When she saw three teenagersone Jewish, another Hindu and the other Muslimsitting in a storytelling circle laughing and joking about a "village of fools" in Israel, it left her awestruck, said Kate Dudding.
"I was so struck by that because for one reason, how many places in the world would you find a Jew, Hindu and Muslim sitting together as friends and sharing stories? Second, who would have imagined one path to world peace had to do with a village of fools," said Dudding, of Clifton Park.
Dudding has been a storyteller for 15 years now, giving up her job as a computer scientist with GE's Global Research Center to pursue a far freer yet equally intricate life as a teller of tales.
"I fell in love with the art form. I did a little of it, just mimicking other storytellers I'd heard, and I realized if I didn't pursue it, I'd regret it the rest of my life," said Dudding, who was introduced to storytelling when her son was young at the New York State Museum. "It just spoke to me. It's a very personal art form because the storyteller is in the same room, looking into the eyes of listeners, reacting to what listeners are doing It's very intimate where the storyteller is present and acknowledging that they [and the audience] are sharing this experience together."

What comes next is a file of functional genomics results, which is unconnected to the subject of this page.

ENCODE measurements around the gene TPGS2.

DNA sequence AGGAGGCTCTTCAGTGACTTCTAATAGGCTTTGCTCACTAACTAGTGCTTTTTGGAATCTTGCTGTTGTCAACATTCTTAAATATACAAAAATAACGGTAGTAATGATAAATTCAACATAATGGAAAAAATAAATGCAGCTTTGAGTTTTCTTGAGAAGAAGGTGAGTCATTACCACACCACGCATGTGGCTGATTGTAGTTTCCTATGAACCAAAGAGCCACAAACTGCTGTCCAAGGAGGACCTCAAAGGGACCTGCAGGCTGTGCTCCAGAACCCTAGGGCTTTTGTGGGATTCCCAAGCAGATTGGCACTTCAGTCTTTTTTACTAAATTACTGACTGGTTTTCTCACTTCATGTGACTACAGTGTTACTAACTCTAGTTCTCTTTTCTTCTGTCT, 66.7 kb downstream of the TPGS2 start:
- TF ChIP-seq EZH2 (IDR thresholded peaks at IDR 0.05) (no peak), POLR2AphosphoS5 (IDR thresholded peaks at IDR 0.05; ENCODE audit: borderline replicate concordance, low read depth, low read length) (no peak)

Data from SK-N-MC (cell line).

Dudding used her storytelling prowess to win top prize in a Story Slam at the 2010 National Storytelling Conference in Los Angeles in early August. Around 100 people attended the conference and 11 names were picked out of a hat for a chance to tell their story at the slam. Hers was the last name chosen and with her story of the three youth from different faiths, she won the competition.
The three youth her story centered around are part of a local youth interfaith storytelling group called Children at the Well. She serves as their webmaster and supporter.